If a driver gets charged with an OVI or refuses to take a breath, blood, or chemical test under the suspicion of OVI, The Ohio Bureau of Motor Vehicles (BMV) can suspend driving privileges. The length of a driver’s license suspension will depend on the number of prior OVI arrests, refusals, and convictions. It will also depend on the severity of the offense. Depending on the OVI charges or conviction, a driver’s license can be suspended between 90 days to five years. During the suspension period, the individual cannot drive unless he or she is granted limited driving privileges. Once the suspension term has elapsed, the driver can apply for a driver’s license reinstatement.
After an OVI arrest, the driver will be given a driver’s license suspension notice, known as an administrative license suspension (ALS). The ALS is handled by the BMV. Once the notice is received, the driver has 20 days from the date on the notice to request an ALS hearing with the BMV to petition for limited driving privileges. If an ALS hearing is not requested with the BMV, the driver can address the ALS in court during their first court appearance or file a petition within 30 days of their first court appearance. If limited driving privileges are granted, a person will be able to drive to and from work, school, and court-mandated programs.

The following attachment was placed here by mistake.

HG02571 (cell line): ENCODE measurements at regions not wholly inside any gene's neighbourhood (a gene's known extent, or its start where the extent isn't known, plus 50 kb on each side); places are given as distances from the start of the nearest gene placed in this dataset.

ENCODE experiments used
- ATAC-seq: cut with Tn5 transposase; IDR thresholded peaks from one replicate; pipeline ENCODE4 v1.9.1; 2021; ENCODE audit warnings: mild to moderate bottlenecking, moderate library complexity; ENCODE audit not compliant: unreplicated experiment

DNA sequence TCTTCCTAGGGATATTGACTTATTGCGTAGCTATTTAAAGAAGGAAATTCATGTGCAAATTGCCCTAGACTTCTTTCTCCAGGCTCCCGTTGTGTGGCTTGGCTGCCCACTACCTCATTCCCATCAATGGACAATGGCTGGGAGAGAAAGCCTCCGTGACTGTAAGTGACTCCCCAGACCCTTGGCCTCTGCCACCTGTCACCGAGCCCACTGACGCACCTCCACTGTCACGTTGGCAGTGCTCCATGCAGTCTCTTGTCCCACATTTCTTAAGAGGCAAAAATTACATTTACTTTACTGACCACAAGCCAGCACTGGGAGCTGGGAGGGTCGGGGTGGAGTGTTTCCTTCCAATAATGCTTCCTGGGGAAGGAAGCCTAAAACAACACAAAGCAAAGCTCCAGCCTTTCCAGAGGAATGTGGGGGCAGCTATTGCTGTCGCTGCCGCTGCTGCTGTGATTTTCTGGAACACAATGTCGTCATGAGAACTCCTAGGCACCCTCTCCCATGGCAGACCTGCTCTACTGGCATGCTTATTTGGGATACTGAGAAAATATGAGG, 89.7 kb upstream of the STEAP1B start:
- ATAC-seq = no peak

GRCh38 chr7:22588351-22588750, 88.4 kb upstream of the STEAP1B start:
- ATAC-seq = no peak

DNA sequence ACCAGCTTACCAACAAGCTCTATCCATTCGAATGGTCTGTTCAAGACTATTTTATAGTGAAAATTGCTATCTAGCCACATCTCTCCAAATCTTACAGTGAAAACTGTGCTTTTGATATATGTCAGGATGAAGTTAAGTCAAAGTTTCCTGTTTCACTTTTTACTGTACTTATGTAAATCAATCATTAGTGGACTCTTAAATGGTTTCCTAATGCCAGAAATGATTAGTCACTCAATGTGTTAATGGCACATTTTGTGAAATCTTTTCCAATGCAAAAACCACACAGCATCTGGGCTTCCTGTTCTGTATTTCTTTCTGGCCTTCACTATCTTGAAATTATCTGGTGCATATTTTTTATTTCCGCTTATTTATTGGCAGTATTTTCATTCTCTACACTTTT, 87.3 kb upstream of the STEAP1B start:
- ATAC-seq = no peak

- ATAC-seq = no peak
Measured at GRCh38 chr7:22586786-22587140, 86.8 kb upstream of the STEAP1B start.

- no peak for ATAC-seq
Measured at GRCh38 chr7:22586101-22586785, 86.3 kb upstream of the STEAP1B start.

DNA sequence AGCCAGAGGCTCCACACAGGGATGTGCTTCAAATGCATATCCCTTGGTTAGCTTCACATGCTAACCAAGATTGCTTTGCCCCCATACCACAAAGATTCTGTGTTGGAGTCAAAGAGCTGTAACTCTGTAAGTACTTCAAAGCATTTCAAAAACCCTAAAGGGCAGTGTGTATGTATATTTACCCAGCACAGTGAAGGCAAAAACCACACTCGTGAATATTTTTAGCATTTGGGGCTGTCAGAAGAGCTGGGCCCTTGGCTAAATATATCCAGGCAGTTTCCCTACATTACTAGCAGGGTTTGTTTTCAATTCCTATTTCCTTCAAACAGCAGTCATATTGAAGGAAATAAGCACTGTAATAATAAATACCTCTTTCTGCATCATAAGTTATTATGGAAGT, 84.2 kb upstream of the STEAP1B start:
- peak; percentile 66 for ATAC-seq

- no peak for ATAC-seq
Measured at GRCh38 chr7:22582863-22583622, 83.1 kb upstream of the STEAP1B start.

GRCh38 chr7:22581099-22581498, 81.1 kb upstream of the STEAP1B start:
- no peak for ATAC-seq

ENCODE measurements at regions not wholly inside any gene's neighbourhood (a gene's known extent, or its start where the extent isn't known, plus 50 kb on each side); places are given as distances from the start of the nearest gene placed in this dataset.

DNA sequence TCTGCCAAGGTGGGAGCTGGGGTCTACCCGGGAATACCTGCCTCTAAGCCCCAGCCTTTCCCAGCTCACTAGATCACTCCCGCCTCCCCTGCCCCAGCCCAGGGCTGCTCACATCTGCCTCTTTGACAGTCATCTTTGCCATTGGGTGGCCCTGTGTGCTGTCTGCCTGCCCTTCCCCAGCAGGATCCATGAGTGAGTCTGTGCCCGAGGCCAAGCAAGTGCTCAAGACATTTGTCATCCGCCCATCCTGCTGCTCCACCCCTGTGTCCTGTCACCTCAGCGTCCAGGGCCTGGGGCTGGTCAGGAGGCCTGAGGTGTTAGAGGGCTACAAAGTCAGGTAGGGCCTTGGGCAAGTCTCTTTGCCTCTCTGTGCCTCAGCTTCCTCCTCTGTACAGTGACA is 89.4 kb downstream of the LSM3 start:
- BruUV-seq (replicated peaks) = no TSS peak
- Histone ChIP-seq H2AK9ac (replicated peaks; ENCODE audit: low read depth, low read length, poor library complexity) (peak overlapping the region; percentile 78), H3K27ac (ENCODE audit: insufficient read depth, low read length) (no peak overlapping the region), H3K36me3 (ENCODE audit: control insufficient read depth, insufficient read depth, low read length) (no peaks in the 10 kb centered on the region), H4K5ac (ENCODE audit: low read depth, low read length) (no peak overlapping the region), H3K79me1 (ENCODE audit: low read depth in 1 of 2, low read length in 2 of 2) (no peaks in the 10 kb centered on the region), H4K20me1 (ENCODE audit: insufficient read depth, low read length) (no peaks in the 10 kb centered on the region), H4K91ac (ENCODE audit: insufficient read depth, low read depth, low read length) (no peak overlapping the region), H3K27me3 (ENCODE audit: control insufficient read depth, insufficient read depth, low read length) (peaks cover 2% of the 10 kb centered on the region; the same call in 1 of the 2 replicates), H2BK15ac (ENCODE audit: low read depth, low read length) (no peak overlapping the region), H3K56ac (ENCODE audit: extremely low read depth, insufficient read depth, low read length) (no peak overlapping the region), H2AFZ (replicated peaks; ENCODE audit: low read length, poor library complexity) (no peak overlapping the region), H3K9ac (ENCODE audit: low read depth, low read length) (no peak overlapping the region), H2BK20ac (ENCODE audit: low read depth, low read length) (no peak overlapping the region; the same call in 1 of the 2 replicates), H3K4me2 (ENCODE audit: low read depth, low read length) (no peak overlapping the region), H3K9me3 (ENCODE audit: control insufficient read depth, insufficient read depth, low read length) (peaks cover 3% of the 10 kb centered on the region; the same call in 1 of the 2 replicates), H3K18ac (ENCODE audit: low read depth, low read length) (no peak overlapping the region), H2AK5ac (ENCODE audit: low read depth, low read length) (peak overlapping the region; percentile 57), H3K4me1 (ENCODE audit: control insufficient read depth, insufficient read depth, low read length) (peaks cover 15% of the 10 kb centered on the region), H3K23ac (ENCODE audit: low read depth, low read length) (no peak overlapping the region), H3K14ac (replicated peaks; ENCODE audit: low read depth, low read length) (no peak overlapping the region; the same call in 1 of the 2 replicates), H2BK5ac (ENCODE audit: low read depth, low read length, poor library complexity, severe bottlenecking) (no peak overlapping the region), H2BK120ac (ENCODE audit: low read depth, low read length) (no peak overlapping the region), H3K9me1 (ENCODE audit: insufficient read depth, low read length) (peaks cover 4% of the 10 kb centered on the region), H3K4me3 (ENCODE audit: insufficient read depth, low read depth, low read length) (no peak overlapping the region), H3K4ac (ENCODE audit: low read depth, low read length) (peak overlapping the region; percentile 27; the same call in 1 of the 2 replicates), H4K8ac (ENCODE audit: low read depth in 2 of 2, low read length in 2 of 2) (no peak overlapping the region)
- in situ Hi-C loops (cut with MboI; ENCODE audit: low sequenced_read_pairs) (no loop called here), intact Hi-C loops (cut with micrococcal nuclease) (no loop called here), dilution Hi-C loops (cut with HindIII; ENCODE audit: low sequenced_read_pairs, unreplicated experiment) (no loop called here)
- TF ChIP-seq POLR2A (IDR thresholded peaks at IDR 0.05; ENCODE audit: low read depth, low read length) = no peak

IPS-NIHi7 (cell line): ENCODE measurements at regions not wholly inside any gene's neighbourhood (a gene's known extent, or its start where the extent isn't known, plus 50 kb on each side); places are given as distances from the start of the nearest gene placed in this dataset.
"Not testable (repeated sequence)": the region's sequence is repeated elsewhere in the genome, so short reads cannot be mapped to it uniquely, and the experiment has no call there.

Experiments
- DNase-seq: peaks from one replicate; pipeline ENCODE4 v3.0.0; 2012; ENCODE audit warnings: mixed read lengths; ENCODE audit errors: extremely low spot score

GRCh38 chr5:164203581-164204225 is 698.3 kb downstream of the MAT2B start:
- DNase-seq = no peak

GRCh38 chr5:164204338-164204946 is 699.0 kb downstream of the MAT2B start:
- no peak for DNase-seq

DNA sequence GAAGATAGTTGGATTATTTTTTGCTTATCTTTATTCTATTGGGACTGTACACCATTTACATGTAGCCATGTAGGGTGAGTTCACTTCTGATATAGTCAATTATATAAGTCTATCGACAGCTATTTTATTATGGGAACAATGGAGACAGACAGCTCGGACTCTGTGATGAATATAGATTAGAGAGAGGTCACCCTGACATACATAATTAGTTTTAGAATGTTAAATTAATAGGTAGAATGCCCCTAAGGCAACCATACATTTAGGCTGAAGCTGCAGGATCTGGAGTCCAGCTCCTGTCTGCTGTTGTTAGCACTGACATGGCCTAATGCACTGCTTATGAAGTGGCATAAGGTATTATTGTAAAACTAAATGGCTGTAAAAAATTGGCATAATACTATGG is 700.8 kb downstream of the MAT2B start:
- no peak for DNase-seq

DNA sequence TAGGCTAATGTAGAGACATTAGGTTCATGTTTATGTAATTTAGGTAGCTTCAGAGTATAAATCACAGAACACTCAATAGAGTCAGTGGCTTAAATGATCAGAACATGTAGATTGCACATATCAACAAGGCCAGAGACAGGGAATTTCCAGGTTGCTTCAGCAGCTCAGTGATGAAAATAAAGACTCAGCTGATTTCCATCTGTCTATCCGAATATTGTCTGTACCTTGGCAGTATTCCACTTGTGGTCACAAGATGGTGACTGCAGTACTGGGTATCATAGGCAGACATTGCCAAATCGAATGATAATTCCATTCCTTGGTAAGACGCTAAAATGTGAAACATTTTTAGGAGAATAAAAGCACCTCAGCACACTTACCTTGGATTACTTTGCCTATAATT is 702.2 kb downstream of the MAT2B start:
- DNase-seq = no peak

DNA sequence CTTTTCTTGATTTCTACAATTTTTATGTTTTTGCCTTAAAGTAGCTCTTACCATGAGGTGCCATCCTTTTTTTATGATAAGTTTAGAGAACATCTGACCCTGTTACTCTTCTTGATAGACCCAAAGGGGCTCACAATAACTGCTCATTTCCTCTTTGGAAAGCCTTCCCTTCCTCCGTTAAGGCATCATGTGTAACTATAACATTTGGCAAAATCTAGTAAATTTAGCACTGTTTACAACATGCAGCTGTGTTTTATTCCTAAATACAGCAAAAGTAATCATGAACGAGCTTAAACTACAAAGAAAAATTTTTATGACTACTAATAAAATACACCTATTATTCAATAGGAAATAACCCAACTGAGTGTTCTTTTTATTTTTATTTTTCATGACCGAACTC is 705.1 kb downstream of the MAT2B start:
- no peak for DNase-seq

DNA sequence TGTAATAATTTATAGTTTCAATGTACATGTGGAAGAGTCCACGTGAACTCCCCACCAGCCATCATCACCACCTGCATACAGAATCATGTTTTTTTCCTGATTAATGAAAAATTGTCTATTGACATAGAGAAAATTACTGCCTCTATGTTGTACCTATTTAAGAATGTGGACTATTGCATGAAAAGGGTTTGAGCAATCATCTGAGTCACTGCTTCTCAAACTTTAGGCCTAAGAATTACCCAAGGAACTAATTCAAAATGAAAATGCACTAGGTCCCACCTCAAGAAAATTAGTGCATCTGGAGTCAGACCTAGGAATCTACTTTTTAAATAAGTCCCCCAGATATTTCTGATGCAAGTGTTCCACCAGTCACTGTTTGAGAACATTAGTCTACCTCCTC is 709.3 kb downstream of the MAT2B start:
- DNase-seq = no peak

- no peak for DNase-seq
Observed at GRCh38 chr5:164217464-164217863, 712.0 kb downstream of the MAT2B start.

When an arrest has been made for a first-time failed OVI breath or chemical test, driving privileges will not be available for the first 15 days following an OVI charge. After 15 days, a driver risks a license suspension of 90 days if they do not appeal. If the driver refused to take a breath or chemical test on a first-time OVI, their driving privileges are immediately suspended for 30 days. Following the 30 days, a driver risks getting their license suspended for one year.